I got to use the jacket almost daily (I hike/snowshoe our local trails daily) for a little over two months in Montana, covering a wide variety of climatic conditions.  I also brought it along as my sole insulating layer on a 5-day backpacking trip in the Mazatzal Wilderness (AZ) in early April.

Fit and Finish

I originally ordered a Large (my normal size in most jackets), but I could barely get it over my 5’11″, 185-ish lb frame.  I exchanged it for an XL, and the fit was much better.  At least part of the issue is that it’s a pullover vs a full zip.  In my experience, a pullover doesn’t provide enough weight savings for the hassle of donning and undonning.  In lieu of going full zip, I think if they added 3-4” of additional zipper, it would definitely help- both to help ease getting garment on/off and providing a little more venting.  I wore it exclusively over a base layer, and the fit (in XL) was good.  My recommendation is to order a size up with this jacket.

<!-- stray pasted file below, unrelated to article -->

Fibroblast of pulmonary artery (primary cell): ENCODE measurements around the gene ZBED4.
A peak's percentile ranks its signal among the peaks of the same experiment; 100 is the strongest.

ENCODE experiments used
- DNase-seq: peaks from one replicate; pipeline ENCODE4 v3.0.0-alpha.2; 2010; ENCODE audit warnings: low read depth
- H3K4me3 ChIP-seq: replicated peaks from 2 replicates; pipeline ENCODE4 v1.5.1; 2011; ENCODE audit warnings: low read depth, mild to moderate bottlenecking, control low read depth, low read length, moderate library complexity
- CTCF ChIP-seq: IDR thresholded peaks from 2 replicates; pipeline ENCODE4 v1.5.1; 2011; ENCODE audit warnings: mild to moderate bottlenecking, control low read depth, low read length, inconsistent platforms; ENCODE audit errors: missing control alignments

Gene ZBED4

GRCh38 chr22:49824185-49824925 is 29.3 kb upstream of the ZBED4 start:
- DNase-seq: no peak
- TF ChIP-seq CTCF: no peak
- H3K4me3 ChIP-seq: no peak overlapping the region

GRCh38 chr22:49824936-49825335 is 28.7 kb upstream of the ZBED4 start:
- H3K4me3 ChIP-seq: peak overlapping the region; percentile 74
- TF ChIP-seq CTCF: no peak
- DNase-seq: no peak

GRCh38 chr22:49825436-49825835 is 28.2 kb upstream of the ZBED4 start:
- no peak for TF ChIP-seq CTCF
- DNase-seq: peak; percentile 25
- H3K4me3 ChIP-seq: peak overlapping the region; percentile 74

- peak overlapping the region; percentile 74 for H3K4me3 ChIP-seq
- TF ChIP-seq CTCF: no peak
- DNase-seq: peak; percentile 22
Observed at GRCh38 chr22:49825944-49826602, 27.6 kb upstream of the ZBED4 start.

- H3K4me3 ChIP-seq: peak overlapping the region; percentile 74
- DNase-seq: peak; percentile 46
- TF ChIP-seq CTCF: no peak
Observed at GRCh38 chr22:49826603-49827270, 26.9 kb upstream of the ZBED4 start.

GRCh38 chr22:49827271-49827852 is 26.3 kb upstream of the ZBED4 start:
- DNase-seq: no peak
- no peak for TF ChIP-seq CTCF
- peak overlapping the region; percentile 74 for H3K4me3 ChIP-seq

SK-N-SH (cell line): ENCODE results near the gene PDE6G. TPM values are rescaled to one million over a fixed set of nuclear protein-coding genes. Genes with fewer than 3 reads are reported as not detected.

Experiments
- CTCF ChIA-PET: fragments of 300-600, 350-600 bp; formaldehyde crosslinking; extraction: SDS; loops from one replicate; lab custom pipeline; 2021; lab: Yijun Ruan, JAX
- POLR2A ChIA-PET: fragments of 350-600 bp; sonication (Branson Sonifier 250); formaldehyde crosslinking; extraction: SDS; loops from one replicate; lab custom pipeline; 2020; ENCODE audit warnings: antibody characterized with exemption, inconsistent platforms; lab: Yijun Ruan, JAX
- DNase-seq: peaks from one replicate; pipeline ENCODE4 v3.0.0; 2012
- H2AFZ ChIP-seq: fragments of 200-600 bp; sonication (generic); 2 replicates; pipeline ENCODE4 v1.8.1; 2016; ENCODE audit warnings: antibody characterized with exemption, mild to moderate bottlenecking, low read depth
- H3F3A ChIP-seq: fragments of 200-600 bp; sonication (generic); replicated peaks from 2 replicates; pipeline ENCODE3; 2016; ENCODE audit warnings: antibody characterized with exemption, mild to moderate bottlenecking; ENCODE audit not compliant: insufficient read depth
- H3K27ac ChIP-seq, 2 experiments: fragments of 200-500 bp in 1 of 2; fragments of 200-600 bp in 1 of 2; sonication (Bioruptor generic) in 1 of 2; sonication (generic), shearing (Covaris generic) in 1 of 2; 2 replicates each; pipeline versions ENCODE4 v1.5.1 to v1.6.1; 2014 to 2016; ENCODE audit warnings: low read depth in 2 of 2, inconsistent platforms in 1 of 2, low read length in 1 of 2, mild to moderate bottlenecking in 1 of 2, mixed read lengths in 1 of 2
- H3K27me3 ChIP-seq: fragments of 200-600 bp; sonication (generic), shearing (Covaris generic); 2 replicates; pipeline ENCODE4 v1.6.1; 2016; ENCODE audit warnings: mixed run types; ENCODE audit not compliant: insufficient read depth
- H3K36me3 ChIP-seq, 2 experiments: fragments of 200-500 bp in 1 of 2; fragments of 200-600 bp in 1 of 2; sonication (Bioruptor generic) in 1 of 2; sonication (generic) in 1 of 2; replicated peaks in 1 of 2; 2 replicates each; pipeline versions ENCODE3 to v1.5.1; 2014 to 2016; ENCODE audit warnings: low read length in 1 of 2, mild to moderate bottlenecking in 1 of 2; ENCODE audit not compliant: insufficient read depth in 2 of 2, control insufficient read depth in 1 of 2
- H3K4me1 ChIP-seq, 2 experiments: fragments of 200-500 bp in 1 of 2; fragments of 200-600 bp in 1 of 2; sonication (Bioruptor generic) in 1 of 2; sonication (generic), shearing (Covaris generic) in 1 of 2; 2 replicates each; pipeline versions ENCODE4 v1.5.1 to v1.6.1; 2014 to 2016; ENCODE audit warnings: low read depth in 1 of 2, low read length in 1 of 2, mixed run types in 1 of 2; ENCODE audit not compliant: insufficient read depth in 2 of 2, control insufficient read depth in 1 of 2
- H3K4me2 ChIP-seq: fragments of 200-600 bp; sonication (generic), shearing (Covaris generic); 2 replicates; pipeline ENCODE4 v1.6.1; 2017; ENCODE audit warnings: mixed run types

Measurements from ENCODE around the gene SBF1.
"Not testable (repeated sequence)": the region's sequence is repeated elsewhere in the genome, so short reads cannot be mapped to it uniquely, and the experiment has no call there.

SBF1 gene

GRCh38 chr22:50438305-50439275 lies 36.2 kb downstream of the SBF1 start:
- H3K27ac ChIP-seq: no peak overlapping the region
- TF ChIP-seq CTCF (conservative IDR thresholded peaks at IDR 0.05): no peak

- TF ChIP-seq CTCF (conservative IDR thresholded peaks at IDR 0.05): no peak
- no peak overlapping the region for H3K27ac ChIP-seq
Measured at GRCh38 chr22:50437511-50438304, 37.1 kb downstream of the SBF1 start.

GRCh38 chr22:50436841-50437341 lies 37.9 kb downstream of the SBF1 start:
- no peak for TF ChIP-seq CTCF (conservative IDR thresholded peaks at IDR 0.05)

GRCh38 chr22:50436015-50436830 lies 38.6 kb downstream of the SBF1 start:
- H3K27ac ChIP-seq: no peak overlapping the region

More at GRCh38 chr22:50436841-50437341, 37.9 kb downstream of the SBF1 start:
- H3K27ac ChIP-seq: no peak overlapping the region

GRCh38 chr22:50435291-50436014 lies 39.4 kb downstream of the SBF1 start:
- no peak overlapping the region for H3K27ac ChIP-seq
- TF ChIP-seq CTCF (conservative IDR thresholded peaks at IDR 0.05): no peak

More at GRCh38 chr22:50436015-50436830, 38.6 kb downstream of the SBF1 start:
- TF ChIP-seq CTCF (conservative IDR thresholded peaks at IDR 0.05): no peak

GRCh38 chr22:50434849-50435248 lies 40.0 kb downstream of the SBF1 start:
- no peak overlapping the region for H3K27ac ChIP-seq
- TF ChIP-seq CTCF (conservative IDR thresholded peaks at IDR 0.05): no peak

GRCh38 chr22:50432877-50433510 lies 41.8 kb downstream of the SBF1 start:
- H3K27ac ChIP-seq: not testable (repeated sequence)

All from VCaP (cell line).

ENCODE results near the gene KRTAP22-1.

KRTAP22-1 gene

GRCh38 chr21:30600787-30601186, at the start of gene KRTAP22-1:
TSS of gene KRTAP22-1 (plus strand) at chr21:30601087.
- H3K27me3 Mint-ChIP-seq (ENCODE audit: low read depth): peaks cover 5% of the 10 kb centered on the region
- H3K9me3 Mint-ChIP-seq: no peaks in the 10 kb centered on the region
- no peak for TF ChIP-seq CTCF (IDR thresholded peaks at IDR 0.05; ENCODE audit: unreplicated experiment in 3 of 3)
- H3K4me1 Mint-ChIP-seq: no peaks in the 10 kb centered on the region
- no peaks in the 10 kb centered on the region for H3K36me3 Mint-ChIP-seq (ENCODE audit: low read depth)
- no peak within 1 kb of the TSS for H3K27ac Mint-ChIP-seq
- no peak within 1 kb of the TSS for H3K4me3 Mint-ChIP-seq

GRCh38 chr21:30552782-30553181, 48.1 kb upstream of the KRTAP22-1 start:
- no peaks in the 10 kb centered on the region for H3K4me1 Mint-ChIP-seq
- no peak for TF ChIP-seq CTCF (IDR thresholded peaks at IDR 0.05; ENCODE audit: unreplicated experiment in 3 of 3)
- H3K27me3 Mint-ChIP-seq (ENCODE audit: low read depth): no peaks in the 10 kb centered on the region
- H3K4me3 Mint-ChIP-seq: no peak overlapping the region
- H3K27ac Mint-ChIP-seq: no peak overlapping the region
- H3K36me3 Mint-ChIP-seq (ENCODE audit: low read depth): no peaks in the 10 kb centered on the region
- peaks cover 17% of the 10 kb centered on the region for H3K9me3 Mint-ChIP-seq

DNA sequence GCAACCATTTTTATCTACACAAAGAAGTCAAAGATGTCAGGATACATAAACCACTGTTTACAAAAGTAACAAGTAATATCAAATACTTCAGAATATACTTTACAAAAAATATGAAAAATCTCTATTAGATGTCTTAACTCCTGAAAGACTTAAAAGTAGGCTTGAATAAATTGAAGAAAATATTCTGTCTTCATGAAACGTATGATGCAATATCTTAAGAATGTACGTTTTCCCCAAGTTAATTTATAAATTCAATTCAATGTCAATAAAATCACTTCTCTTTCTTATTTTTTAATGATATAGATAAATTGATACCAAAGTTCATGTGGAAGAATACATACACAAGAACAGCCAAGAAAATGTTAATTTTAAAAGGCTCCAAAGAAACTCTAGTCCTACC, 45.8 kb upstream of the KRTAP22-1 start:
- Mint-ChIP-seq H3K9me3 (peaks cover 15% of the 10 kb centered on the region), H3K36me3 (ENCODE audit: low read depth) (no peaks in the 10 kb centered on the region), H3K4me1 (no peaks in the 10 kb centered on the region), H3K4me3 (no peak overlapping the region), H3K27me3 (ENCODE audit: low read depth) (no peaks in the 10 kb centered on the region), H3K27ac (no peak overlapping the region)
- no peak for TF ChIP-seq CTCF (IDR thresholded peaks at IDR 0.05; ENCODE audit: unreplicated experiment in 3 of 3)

Ventus Hood

The hood, while not adjustable, fit me very well.  It stayed firmly on my head and offered good vision all around.  The elastic on the wrists was perfect- easy to slip off/on but stayed put.  I like the shock cord adjustable hem, which ensures the heat will stay in when cinched down or vent when fully loosened.


They utilize a pretty innovative way to dump heat under the arms.  There is no insulation under the arms, and it’s just a single layer of highly perforated fabric.  This is a lighter option than pit zips and lighter than a swath of grid fleece fabric sewn in.  The perforated section is roughly 5” wide by 14” in length.

The garment’s overall finish (sewing and construction) is excellent.

Wind Resistance

The wind resistance of the Ventus Active Hoodie is very good.  I think garments that utilize an inner and outer fabric simply do better in the wind.  While not as windproof as a dedicated wind layer, it did a pretty damn good job of keeping the wind out.


While the two-layer (three counting the insulation) jackets do better in the wind department, they typically don’t breathe as well as some of the newer two-layer mid-layers or something like a single-layer grid fleece.  While not as breathable as some jackets, I found the breathability of the Ventus to be pretty good. No doubt helped by the perforated design under the arms and the lightweight (thinner) insulation.